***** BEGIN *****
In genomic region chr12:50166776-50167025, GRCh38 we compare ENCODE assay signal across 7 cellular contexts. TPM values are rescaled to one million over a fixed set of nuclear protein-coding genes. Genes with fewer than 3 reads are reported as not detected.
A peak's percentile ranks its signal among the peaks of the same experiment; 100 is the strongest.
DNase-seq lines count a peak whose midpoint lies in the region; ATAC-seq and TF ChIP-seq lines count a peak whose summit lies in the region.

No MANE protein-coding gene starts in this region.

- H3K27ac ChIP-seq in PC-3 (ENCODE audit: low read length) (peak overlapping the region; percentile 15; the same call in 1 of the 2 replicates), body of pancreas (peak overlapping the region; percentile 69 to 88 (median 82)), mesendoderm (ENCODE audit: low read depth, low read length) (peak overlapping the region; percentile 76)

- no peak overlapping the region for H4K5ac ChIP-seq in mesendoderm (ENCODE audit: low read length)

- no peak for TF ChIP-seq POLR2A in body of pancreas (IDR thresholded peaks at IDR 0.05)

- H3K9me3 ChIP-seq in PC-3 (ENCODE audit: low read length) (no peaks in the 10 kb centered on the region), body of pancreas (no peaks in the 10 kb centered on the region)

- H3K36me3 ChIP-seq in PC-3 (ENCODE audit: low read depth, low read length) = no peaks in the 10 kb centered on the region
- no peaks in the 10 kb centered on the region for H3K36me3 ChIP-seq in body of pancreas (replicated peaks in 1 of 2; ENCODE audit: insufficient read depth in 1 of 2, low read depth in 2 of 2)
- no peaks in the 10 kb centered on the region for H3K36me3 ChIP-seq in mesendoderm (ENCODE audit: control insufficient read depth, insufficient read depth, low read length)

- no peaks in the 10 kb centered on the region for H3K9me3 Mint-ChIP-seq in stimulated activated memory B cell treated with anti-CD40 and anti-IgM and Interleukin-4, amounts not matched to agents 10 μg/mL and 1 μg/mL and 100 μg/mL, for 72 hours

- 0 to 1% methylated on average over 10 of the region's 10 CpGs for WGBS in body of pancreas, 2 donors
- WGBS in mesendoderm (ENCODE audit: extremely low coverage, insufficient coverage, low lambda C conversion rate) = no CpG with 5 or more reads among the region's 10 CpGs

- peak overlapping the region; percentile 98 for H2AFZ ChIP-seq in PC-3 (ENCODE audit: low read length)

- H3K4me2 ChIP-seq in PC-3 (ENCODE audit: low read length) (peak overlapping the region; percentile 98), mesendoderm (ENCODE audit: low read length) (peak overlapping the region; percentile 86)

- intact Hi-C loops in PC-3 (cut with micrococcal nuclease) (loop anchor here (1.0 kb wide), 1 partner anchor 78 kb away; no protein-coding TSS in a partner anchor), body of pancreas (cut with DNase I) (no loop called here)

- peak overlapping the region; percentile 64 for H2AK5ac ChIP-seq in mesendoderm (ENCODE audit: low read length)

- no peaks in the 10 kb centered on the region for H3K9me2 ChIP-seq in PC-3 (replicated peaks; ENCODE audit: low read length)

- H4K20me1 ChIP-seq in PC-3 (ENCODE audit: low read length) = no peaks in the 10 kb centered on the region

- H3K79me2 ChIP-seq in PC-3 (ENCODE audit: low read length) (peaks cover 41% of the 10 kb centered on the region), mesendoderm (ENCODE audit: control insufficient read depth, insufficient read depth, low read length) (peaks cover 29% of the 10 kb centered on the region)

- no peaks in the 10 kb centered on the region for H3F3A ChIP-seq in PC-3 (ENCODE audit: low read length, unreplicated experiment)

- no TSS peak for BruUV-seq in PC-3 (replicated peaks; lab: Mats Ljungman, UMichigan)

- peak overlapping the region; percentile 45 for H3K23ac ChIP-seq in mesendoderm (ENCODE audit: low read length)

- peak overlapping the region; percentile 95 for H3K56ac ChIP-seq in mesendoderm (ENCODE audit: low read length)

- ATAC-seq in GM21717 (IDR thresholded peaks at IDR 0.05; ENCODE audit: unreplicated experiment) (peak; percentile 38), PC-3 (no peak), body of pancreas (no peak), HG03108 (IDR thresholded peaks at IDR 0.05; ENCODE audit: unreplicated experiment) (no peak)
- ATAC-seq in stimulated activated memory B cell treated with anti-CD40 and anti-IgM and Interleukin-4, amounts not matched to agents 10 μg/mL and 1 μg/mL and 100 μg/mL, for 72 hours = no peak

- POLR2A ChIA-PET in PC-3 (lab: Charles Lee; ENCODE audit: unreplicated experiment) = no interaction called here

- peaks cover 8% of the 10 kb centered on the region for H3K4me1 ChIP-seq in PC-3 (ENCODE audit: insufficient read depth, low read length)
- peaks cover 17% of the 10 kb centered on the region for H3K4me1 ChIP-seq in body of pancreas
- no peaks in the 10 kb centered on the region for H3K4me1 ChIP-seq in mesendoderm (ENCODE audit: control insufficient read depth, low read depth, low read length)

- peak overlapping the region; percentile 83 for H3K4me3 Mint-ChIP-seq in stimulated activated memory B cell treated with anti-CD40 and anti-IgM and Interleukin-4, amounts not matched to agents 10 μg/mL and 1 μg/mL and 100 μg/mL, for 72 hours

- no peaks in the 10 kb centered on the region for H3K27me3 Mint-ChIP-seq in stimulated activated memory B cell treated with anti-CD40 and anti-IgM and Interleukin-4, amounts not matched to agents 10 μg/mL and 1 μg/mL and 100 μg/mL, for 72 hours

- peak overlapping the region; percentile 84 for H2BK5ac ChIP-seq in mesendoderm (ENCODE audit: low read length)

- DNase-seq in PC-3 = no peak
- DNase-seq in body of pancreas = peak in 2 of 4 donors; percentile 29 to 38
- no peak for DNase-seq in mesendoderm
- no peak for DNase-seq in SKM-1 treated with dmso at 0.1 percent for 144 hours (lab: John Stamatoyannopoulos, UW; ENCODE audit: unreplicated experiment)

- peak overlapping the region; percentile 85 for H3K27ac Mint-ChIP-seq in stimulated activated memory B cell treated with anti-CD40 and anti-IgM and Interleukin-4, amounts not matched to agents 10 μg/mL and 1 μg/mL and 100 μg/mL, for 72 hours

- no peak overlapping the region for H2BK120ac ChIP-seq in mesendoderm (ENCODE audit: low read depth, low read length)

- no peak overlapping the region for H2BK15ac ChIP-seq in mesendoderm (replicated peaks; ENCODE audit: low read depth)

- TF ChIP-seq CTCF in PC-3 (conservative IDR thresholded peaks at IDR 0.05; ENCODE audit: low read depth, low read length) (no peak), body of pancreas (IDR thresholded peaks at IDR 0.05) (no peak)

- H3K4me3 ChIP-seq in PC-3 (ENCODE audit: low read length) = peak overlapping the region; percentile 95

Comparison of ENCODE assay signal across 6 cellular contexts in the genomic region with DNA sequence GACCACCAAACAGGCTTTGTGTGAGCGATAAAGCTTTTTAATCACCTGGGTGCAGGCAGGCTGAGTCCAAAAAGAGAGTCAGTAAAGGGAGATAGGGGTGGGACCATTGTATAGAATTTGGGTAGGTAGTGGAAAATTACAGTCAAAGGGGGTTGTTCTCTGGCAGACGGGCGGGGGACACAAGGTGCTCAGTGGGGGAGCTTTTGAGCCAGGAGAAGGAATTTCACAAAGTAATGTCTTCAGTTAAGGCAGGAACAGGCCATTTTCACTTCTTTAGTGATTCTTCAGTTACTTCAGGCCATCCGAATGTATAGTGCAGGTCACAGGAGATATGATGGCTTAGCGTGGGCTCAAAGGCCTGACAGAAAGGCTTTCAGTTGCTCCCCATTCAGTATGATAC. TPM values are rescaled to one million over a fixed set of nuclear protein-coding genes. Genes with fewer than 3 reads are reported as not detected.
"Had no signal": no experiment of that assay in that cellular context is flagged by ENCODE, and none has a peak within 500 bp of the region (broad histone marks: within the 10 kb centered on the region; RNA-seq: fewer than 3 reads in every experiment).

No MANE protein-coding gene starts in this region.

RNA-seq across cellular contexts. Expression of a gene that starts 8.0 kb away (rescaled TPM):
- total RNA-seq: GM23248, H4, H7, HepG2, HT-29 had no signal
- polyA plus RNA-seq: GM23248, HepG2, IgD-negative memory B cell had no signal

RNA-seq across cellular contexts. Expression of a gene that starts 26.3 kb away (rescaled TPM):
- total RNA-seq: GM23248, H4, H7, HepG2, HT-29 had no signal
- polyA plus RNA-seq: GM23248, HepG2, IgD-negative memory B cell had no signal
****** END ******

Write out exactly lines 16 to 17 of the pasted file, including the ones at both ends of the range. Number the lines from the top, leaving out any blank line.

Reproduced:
- H3K4me2 ChIP-seq in PC-3 (ENCODE audit: low read length) (peak overlapping the region; percentile 98), mesendoderm (ENCODE audit: low read length) (peak overlapping the region; percentile 86)

- intact Hi-C loops in PC-3 (cut with micrococcal nuclease) (loop anchor here (1.0 kb wide), 1 partner anchor 78 kb away; no protein-coding TSS in a partner anchor), body of pancreas (cut with DNase I) (no loop called here)